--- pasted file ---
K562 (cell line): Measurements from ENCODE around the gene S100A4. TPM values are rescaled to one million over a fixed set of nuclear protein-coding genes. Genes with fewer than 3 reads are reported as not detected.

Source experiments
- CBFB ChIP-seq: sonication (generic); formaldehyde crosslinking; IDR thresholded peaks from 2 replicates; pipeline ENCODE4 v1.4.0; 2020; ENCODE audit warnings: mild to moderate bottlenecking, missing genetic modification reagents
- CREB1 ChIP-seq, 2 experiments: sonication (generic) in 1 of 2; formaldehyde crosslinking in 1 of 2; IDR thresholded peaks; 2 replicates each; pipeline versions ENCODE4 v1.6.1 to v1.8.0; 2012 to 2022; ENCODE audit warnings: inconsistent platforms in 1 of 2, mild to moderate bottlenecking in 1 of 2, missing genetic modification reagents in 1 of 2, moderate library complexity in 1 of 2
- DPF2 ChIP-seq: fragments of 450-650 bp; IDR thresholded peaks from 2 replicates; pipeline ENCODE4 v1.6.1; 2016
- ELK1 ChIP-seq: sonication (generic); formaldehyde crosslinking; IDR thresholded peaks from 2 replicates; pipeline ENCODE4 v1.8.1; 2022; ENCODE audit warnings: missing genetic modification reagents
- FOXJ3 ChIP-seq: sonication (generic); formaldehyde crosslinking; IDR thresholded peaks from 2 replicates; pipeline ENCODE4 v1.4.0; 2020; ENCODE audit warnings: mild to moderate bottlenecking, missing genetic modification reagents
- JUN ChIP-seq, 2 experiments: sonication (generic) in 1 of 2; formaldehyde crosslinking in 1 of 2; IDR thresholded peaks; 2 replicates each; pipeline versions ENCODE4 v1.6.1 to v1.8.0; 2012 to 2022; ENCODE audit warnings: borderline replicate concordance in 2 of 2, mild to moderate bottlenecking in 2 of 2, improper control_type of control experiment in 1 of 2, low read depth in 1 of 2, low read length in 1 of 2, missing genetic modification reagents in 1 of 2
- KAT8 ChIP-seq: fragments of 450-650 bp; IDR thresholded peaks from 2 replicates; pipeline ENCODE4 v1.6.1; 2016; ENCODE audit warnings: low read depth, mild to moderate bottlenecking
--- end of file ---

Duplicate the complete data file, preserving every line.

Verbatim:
K562 (cell line): Measurements from ENCODE around the gene S100A4. TPM values are rescaled to one million over a fixed set of nuclear protein-coding genes. Genes with fewer than 3 reads are reported as not detected.

Source experiments
- CBFB ChIP-seq: sonication (generic); formaldehyde crosslinking; IDR thresholded peaks from 2 replicates; pipeline ENCODE4 v1.4.0; 2020; ENCODE audit warnings: mild to moderate bottlenecking, missing genetic modification reagents
- CREB1 ChIP-seq, 2 experiments: sonication (generic) in 1 of 2; formaldehyde crosslinking in 1 of 2; IDR thresholded peaks; 2 replicates each; pipeline versions ENCODE4 v1.6.1 to v1.8.0; 2012 to 2022; ENCODE audit warnings: inconsistent platforms in 1 of 2, mild to moderate bottlenecking in 1 of 2, missing genetic modification reagents in 1 of 2, moderate library complexity in 1 of 2
- DPF2 ChIP-seq: fragments of 450-650 bp; IDR thresholded peaks from 2 replicates; pipeline ENCODE4 v1.6.1; 2016
- ELK1 ChIP-seq: sonication (generic); formaldehyde crosslinking; IDR thresholded peaks from 2 replicates; pipeline ENCODE4 v1.8.1; 2022; ENCODE audit warnings: missing genetic modification reagents
- FOXJ3 ChIP-seq: sonication (generic); formaldehyde crosslinking; IDR thresholded peaks from 2 replicates; pipeline ENCODE4 v1.4.0; 2020; ENCODE audit warnings: mild to moderate bottlenecking, missing genetic modification reagents
- JUN ChIP-seq, 2 experiments: sonication (generic) in 1 of 2; formaldehyde crosslinking in 1 of 2; IDR thresholded peaks; 2 replicates each; pipeline versions ENCODE4 v1.6.1 to v1.8.0; 2012 to 2022; ENCODE audit warnings: borderline replicate concordance in 2 of 2, mild to moderate bottlenecking in 2 of 2, improper control_type of control experiment in 1 of 2, low read depth in 1 of 2, low read length in 1 of 2, missing genetic modification reagents in 1 of 2
- KAT8 ChIP-seq: fragments of 450-650 bp; IDR thresholded peaks from 2 replicates; pipeline ENCODE4 v1.6.1; 2016; ENCODE audit warnings: low read depth, mild to moderate bottlenecking